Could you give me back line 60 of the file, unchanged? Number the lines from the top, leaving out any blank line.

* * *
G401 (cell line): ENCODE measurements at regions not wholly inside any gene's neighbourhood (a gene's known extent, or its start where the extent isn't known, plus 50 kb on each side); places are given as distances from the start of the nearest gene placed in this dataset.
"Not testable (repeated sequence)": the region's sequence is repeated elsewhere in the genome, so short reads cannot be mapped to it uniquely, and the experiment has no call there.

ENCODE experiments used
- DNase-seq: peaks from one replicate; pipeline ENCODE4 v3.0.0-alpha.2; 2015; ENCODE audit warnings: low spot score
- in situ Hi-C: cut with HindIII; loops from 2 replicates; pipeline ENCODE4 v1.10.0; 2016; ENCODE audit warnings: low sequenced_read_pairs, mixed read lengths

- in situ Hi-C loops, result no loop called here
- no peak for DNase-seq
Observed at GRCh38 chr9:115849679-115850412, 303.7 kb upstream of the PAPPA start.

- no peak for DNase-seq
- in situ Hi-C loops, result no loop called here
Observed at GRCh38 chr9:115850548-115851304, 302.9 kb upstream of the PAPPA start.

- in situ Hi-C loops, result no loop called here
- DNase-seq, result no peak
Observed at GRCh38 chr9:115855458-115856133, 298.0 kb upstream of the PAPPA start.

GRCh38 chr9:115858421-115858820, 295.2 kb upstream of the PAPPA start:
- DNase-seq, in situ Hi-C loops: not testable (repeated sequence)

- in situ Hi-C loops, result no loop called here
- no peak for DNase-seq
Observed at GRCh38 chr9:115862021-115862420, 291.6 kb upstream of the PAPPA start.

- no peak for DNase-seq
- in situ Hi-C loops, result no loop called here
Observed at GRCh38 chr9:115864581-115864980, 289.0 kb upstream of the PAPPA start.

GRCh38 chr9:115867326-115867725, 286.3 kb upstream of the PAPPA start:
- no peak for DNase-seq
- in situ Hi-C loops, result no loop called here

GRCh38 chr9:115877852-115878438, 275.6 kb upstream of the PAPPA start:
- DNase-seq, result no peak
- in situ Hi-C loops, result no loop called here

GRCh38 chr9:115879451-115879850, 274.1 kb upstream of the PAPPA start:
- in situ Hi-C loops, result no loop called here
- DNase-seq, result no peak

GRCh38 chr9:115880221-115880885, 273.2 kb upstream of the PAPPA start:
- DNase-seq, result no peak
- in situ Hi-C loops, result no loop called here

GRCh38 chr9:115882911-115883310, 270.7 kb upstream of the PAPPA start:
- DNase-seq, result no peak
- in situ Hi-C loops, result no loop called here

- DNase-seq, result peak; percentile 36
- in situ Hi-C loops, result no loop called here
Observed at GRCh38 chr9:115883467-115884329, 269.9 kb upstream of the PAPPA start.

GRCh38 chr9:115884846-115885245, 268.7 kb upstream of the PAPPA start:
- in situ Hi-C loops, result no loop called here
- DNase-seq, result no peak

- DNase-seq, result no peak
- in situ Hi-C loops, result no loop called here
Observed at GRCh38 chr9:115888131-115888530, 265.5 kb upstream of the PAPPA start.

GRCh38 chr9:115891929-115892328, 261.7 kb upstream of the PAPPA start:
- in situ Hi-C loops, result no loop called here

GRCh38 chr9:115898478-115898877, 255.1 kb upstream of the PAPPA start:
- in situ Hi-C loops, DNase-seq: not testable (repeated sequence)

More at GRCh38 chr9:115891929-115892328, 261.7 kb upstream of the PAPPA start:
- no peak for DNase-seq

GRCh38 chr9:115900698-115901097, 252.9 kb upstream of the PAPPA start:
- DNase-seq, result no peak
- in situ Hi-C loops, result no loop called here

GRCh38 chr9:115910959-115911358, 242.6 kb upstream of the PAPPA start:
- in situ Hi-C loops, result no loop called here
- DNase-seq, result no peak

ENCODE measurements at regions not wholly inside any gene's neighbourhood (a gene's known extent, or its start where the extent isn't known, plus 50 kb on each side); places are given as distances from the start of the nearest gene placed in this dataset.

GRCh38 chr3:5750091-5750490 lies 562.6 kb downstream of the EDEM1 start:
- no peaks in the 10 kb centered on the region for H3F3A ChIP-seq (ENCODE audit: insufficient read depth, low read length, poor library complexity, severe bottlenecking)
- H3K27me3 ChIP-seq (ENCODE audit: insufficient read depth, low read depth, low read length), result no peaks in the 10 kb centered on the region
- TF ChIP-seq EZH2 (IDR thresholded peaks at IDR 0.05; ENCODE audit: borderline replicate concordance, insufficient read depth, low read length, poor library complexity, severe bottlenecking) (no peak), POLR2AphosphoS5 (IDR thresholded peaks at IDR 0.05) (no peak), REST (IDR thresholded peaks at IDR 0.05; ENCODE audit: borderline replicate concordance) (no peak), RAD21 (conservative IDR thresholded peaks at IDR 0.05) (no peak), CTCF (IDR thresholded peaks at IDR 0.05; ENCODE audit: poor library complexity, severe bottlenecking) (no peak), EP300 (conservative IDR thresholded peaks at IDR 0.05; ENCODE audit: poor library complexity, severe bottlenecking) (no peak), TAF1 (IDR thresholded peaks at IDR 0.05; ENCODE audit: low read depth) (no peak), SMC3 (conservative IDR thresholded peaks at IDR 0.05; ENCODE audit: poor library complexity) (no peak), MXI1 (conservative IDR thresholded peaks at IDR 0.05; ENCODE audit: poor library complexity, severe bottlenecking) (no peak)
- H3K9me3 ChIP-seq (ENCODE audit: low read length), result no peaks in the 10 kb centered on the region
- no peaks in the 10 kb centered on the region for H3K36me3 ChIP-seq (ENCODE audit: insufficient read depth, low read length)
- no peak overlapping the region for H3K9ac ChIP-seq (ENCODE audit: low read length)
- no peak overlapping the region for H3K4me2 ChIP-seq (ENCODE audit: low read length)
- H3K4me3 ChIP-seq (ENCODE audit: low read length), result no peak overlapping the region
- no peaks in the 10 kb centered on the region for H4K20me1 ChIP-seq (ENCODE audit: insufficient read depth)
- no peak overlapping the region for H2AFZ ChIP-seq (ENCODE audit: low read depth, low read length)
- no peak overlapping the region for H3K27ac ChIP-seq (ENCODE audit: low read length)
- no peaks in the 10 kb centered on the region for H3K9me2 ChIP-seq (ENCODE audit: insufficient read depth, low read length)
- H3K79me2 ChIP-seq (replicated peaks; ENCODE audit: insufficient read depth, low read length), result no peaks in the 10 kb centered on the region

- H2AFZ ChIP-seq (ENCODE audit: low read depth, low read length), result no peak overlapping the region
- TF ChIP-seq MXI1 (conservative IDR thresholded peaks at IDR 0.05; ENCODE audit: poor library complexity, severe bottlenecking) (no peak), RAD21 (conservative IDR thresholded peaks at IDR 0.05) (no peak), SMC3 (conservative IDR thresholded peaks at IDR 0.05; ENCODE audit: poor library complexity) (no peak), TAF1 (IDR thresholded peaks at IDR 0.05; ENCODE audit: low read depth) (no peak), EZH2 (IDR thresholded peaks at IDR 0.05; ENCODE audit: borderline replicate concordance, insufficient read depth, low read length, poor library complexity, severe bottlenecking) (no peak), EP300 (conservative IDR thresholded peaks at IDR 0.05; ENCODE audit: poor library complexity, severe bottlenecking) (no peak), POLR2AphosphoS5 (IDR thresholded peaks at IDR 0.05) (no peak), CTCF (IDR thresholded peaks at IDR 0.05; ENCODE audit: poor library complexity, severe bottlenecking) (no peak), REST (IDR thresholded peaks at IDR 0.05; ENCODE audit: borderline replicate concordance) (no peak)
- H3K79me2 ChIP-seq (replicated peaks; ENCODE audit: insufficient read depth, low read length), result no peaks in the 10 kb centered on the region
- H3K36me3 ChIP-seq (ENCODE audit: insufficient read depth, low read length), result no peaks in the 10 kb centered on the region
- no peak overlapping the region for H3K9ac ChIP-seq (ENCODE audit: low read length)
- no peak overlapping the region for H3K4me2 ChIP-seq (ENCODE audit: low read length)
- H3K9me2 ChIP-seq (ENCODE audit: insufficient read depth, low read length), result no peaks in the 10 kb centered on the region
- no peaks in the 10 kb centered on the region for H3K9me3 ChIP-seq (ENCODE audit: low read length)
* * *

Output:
GRCh38 chr3:5750091-5750490 lies 562.6 kb downstream of the EDEM1 start: